CLR Initialization and Startup
is the API you'll call to initialize the CLR. I
describe the API in this section, and then we'll dig into the details in Chapter 3.
There are four configuration settings you can specify when calling
You either can specify an exact version of the CLR to load, or you can default to the latest version installed on the machine.
The CLR comes in two flavorsa workstation build and a server build. As their
suggest, the workstation build is tuned for workstations, whereas the server build is
for the high-throughput scenarios associated with multiprocessor server machines.
The CLR garbage collector can run in either concurrent mode or nonconcurrent mode. The garbage collection mode is very closely tied to the type of build you select. Concurrent mode is used exclusively with the workstation build of the CLR because it's tuned to work best with applications that have a high degree of
interactivity. Typically, nonconcurrent garbage collection is used with the server build of the CLR to support the high-throughput requirements of applications such as Web servers or database servers.
refers to the capability of sharing the jitcompiled code for an assembly across all application domains in a process. Much more is explained about domain-neutral code in Chapter 9.
Here's a sample call to
how you'd specify these configuration settings. In this call, I've specified that I want to run with only version 2.0.40103 of the CLR. In addition, I'd like to always run the workstation build with the garbage collector in the concurrent mode.
ICLRRuntimeHost *pCLRHost = NULL;
HRESULT hr = CorBindToRuntimeEx(
is implemented in mscoree.dll. mscoree.dll does not contain the implementation of the CLR engine, but rather is a shim whose primary job is to find and load the
version of the CLR engine. As such, you'll often hear mscoree.dll referred to as the
CLR startup shim
. The startup shim is required to support the side-by-side architecture of the CLR and the .NET Framework. Side-by-side refers to the ability to have multiple versions of the
CLR and the .NET Framework assemblies installed on a machine at the same time. As we see in Chapter 3, this architecture helps solve the "DLL hell" problems associated with platforms such as Win32 and COM. To keep multiple installations separate, each version of the CLR is installed into its own subdirectory under %windir%\microsoft.net\framework. (Some files are also stored in the global assembly cache.) The startup shim ties the multiple versions of the CLR together. Specifically, the shim tracks which versions are installed and is capable of finding the location on disk of a specific version of the CLR. Because of its role as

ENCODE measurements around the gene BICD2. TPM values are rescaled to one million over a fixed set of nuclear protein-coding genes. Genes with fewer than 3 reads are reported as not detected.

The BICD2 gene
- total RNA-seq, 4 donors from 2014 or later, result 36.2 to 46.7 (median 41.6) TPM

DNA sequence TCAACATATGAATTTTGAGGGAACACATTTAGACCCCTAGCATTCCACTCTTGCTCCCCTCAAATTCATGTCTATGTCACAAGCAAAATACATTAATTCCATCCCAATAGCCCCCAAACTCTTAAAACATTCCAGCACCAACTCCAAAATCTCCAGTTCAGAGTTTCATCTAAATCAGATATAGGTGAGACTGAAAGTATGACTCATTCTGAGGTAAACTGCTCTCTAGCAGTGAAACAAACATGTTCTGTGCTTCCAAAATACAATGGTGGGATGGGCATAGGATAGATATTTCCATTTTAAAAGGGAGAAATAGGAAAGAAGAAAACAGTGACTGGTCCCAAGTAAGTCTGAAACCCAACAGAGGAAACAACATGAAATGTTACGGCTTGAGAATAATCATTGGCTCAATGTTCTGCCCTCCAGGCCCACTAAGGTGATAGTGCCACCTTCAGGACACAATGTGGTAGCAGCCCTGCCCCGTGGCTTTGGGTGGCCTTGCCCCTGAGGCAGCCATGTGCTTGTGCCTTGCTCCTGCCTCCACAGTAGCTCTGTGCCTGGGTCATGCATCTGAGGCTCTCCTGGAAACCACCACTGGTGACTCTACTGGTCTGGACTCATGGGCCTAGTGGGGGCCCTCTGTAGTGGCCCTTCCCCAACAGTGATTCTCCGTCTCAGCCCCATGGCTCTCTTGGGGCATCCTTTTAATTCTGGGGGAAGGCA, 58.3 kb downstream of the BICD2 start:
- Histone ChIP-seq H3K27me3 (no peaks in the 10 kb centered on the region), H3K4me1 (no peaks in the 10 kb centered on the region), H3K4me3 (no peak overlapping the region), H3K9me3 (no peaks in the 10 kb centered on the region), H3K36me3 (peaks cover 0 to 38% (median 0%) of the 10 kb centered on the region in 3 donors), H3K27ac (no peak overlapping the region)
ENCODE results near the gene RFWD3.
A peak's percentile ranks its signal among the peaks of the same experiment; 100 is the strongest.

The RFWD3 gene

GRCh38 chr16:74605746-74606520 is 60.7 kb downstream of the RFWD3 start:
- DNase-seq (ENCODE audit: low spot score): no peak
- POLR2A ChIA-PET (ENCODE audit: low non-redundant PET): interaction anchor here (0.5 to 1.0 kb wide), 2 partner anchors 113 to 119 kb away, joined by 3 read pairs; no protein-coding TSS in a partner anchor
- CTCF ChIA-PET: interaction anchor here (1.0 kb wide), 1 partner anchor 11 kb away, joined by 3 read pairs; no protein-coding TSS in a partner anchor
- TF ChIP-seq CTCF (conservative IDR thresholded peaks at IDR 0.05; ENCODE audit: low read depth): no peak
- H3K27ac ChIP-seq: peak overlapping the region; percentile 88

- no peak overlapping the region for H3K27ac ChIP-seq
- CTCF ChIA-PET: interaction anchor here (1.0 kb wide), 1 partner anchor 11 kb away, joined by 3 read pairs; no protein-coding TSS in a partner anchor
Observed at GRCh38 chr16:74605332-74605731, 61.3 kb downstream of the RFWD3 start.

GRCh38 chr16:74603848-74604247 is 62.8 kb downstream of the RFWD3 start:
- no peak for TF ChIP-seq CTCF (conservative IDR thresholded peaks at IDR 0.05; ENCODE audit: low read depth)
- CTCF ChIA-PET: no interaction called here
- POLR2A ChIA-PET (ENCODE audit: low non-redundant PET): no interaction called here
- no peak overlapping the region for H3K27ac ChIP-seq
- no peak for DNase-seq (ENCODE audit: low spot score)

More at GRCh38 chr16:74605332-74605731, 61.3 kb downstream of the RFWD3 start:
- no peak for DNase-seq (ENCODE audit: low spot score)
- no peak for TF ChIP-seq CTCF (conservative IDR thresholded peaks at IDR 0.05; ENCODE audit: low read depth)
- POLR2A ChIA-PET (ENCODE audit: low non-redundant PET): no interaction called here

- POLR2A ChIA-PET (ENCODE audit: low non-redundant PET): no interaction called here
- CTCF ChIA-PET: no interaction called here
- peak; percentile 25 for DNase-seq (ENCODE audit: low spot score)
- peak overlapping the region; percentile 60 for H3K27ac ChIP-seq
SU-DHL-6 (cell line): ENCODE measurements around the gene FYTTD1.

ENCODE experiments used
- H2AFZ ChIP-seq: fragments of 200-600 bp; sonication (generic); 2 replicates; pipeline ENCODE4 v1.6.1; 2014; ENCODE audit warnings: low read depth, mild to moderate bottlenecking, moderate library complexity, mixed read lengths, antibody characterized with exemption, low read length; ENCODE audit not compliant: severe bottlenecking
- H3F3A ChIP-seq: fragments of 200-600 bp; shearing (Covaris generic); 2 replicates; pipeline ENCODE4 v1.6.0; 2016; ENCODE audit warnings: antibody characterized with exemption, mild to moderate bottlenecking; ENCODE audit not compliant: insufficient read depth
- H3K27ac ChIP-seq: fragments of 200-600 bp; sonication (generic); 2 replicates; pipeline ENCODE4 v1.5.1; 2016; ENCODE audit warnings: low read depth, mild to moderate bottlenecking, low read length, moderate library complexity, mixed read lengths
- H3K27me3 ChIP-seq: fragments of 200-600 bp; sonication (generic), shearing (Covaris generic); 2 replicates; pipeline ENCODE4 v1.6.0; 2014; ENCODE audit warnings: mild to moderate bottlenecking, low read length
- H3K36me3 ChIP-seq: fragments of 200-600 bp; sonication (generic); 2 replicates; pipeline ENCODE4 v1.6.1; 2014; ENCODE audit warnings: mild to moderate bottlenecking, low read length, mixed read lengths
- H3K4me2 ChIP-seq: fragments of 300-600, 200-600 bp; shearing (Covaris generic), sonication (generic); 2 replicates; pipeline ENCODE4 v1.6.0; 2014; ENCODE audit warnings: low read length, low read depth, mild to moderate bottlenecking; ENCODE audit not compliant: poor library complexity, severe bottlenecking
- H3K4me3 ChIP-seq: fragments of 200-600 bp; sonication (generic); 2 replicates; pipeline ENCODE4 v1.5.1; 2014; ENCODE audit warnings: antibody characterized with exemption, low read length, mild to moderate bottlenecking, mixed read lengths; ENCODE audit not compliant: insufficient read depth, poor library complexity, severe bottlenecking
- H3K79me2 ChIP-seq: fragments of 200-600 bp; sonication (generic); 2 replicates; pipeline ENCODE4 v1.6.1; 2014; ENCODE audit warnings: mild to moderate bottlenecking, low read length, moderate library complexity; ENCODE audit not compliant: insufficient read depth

, the shim is not installed side by side. Each machine has only one copy of mscoree.dll installed in %windir%\system32. All
to load the CLR come through the startup shim, which then directs each request to the requested version of the CLR. Figure 2-2 shows the side-by-side architecture of the CLR and the .NET Framework. We cover this topic in much greater detail in Chapter 3.
Figure 2-2. The side-by-side architecture of the CLR and the .NET Framework
A call to
sets the version, garbage collection, build type, and domain-neutral parameters, but it does not actually start the CLR running in a process. My definition of
is that the version-specific CLR DLLs are loaded into the process and managed code is then ready to run. Starting the CLR occurs when the host calls the
method on the
interface. You'll notice in the
returns an interface pointer of type
as its last parameter as I discussed earlier. In this way,
serves two roles as far as a host is
: it initializes the CLR and returns an interface pointer from which all interaction between the host and the CLR begins.
The combination of
gives you explicit control over several aspects of the CLR including some basic settings and the exact time at which the CLR is loaded. However, calling these functions isn't
required to load the CLR into a process. If explicit calls to
are not made, the CLR will be loaded implicitly in certain scenarios. Although this can be
in some cases, implicit loading of the CLR
your ability to configure it in the way I've been describing. One scenario in which the CLR is often started implicitly is when a managed type is created in a process through COM interoperability. If the CLR has not been
and started explicitly, the COM interoperability layer starts the runtime automatically to load and run the type. There might also be cases when you don't want to load the CLR when the process starts, but you still want to configure some of the startup options. For example, you might want to lazily load the CLR to avoid having to pay the cost of starting the CLR when your process starts. You can use the hosting API
to register a callback that the CLR will call at the times when it would have loaded itself implicitly. This callback gives you the chance to call
to initialize the CLR as you see fit. See Chapter 3 for a sample that uses
As we've seen, gaining control over CLR startup is easyit takes just a few lines of code. Controlling startup in this way is just one small but useful example of the type of control you obtain through the hosting API with relatively little investment. Chapter 3 covers the use of
in much more detail.